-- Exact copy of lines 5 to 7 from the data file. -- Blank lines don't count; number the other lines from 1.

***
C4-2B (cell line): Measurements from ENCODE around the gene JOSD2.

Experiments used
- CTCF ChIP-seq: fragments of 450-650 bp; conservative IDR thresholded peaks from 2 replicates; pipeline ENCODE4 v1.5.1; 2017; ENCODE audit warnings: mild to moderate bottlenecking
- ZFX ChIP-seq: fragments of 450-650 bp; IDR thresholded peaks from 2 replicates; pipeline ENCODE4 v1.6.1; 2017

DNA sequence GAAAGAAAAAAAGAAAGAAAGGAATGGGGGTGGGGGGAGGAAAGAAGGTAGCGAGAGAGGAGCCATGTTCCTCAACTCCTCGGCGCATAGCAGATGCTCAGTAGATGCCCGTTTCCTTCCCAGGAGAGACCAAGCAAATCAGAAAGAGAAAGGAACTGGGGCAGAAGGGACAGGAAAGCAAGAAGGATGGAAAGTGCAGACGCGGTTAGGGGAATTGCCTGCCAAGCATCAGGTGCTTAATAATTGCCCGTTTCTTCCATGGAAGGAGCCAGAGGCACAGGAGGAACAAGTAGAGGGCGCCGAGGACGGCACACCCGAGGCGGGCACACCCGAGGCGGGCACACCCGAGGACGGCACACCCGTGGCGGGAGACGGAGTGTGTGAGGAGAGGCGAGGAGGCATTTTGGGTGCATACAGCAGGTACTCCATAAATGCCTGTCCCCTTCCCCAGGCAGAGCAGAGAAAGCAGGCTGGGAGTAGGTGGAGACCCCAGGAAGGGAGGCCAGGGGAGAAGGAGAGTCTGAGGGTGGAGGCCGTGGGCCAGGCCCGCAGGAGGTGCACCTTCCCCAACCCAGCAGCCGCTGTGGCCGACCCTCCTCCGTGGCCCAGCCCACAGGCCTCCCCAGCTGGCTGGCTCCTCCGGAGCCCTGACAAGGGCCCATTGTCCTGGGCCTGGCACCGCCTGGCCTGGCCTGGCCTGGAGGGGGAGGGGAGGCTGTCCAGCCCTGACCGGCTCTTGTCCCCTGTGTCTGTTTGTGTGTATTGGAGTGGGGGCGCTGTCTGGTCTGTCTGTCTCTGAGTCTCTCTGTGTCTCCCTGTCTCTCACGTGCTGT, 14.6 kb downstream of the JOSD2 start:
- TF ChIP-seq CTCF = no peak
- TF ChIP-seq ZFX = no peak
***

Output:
DNA sequence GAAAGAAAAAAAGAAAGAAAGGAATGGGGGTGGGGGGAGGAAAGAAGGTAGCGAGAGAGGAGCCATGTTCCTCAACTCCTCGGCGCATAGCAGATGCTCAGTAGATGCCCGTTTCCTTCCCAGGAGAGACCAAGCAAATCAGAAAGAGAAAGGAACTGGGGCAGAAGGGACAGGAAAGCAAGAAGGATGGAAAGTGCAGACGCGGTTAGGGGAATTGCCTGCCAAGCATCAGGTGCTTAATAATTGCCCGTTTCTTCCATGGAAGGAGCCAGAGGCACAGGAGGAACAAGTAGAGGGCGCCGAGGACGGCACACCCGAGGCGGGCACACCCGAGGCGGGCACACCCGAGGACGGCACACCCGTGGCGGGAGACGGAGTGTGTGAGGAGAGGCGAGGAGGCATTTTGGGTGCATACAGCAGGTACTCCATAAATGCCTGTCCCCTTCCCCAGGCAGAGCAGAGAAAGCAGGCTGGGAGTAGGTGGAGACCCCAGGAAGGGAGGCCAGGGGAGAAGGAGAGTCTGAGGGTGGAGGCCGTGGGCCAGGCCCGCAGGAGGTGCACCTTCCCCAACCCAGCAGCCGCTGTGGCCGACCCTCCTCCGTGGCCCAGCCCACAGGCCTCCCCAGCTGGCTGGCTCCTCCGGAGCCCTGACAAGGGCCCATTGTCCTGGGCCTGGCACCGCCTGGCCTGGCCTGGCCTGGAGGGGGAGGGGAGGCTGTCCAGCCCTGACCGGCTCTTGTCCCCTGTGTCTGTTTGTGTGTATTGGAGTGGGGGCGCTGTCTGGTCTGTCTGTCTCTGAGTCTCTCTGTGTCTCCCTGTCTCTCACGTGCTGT, 14.6 kb downstream of the JOSD2 start:
- TF ChIP-seq CTCF = no peak
- TF ChIP-seq ZFX = no peak